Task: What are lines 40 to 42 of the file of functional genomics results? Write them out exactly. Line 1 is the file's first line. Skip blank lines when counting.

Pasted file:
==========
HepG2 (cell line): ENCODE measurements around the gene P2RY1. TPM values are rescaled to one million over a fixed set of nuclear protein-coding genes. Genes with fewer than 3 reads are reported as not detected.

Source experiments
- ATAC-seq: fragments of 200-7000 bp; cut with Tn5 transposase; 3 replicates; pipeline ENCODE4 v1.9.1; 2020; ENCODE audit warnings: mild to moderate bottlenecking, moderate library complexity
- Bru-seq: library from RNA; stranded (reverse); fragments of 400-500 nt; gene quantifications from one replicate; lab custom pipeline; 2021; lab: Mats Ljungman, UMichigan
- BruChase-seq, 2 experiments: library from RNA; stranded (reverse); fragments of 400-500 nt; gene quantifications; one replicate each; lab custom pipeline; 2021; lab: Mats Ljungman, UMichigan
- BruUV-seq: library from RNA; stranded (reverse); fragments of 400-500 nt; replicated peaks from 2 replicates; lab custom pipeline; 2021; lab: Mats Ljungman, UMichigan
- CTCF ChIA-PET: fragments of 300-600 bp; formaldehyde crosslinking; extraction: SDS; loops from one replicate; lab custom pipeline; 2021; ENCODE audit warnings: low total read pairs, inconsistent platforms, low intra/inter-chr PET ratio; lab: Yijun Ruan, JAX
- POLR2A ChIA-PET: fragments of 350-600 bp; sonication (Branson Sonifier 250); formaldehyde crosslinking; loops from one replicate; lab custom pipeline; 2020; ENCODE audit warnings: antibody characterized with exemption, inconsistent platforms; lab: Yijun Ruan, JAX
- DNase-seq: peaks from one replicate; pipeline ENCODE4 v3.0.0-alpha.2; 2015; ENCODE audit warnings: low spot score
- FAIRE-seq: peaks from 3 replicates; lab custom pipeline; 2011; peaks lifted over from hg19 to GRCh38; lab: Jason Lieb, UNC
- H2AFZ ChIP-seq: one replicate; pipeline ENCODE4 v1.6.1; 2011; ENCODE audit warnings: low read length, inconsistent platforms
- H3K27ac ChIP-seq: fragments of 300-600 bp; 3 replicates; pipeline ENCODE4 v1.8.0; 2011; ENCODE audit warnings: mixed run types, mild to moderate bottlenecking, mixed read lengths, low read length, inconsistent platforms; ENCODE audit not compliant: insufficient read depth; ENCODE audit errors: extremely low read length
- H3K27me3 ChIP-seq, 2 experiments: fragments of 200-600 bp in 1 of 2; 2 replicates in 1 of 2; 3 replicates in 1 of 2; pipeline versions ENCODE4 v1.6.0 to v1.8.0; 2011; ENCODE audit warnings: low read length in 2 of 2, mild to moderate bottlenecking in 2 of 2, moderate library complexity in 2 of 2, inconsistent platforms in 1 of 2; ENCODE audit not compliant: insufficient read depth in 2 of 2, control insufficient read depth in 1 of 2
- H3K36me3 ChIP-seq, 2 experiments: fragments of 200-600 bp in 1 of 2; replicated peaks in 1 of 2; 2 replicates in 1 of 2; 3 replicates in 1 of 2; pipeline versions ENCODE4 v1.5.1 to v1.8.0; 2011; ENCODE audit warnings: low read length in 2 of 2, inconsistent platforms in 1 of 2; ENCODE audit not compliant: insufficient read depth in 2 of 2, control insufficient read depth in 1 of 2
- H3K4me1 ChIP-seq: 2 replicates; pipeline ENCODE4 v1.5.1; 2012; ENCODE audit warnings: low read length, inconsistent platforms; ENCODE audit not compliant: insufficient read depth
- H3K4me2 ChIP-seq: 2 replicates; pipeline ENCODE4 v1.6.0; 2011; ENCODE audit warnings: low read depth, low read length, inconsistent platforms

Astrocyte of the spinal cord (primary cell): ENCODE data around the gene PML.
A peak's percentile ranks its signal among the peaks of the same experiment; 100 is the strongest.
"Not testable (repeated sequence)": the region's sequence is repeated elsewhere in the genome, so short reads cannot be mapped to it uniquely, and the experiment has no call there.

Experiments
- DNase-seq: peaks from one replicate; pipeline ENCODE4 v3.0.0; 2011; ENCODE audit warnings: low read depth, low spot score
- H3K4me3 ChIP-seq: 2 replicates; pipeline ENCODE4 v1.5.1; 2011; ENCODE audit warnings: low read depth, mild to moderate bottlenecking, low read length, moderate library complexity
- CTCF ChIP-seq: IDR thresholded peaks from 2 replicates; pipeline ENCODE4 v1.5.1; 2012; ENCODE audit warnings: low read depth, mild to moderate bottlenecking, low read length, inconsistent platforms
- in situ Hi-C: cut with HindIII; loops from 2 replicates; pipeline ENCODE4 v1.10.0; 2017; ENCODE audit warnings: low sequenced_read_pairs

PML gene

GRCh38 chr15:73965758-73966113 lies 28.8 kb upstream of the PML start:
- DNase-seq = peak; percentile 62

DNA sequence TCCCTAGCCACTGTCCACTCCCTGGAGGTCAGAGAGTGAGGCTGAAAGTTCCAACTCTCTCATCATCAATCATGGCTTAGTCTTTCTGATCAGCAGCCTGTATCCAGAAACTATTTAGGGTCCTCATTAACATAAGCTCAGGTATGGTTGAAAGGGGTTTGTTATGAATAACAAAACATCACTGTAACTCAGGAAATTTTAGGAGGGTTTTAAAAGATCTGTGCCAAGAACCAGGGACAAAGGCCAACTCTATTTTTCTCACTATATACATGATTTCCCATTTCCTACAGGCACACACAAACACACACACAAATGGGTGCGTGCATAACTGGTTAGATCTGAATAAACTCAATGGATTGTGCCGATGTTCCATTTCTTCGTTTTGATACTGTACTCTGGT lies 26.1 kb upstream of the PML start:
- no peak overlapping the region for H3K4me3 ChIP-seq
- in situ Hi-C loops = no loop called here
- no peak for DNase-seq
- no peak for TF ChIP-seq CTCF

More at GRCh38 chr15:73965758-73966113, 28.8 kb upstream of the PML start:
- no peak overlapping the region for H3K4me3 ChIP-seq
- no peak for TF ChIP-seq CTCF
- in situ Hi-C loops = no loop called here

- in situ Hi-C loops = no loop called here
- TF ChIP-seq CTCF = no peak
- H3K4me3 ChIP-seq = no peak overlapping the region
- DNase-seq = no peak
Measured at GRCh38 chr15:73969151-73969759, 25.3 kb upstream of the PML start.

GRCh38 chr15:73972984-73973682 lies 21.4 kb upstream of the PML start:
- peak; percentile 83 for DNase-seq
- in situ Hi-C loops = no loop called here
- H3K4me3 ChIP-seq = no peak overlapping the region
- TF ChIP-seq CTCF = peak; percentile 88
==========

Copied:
- DNase-seq = no peak
Measured at GRCh38 chr15:73969151-73969759, 25.3 kb upstream of the PML start.

GRCh38 chr15:73972984-73973682 lies 21.4 kb upstream of the PML start: